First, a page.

Jahnvi speaks with The Better India and takes us through her painful journey, with the sole purpose of raising awareness and starting a dialogue around endometriosis, a condition that has conveniently been brushed under the carpet for years.
“I dealt not only with this horrendous disease, but also with ignorance of medical professionals who labelled it as hysteria. As for society, which is too shy to discuss women’s health openly, it is high time we empathise and listen without quickly passing judgement, or worse, gaslighting them,” says Jahnvi.
‘It’s all in your head’
At some point in our lives, we have all been labelled disillusioned and we tend to suppress our feelings, accept and move on. That’s what Jahnvi tried to do throughout her teenage years.
“Very early on, I realised my pain was not similar to what my classmates were experiencing. I would have agonising pain that lasted for hours. The flow was heavy, and the pain spread to my lower back and abdomen. I got constipation and other gastric problems. It was like someone was stabbing me endlessly. I saw other girls coping with period pain as well, but they never had to miss school or PT classes because of it. I thought I didn’t have the strength to bear the pain and people around me said the same,” she says.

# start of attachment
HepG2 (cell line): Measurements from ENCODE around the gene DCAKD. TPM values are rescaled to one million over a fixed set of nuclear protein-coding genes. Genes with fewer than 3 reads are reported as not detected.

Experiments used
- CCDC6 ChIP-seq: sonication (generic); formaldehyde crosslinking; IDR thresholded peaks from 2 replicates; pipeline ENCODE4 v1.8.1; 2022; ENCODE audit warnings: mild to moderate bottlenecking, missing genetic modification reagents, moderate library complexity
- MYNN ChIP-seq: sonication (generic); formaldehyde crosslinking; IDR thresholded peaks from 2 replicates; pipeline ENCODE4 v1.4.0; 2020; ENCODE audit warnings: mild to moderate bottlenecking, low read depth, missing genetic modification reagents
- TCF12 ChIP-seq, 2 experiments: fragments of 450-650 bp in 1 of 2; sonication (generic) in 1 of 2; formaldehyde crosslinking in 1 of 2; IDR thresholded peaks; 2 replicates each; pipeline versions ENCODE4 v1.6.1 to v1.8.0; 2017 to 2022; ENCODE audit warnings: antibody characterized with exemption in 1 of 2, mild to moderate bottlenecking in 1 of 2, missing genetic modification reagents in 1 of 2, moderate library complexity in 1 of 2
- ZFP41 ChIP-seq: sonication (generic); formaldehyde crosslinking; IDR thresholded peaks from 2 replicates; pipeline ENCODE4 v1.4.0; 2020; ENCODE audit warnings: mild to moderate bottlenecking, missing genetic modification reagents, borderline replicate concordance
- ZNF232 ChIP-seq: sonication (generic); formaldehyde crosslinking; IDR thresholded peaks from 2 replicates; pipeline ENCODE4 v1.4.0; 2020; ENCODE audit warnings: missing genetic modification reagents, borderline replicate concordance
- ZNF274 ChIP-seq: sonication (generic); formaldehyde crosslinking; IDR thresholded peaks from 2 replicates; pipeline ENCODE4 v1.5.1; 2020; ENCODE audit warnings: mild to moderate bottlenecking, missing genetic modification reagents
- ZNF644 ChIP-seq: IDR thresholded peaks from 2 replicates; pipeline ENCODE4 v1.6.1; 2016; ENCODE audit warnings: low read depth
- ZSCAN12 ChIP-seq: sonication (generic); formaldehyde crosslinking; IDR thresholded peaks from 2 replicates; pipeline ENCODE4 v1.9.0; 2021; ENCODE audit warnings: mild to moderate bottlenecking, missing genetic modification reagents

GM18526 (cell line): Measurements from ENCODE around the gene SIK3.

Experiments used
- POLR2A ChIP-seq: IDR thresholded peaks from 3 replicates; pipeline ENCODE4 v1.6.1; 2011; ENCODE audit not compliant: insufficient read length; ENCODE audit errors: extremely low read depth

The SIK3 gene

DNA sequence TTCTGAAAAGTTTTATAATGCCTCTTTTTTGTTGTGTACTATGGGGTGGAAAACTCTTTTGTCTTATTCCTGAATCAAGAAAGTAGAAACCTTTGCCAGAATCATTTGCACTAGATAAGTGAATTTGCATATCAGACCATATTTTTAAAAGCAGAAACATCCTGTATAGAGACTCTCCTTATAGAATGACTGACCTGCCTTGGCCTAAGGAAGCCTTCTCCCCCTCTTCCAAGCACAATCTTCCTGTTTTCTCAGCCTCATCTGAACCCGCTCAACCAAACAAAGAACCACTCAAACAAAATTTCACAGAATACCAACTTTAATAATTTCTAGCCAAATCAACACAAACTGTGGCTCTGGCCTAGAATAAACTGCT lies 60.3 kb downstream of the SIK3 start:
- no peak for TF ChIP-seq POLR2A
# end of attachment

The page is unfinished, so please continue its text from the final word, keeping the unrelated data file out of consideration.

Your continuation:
From blaming herself, being in denial, putting on a brave face despite the stabbing pains to being called a weakling, Jahvi took it all.
Often her mother or relatives would say she is exaggerating or lying to miss classes, do household chores or socialise. If that wasn’t enough, the doctors said it was all in her head, or that it would go away once she became sexually active. There was no dearth of bizarre statements, including one where she was told the pain would disappear once she got pregnant.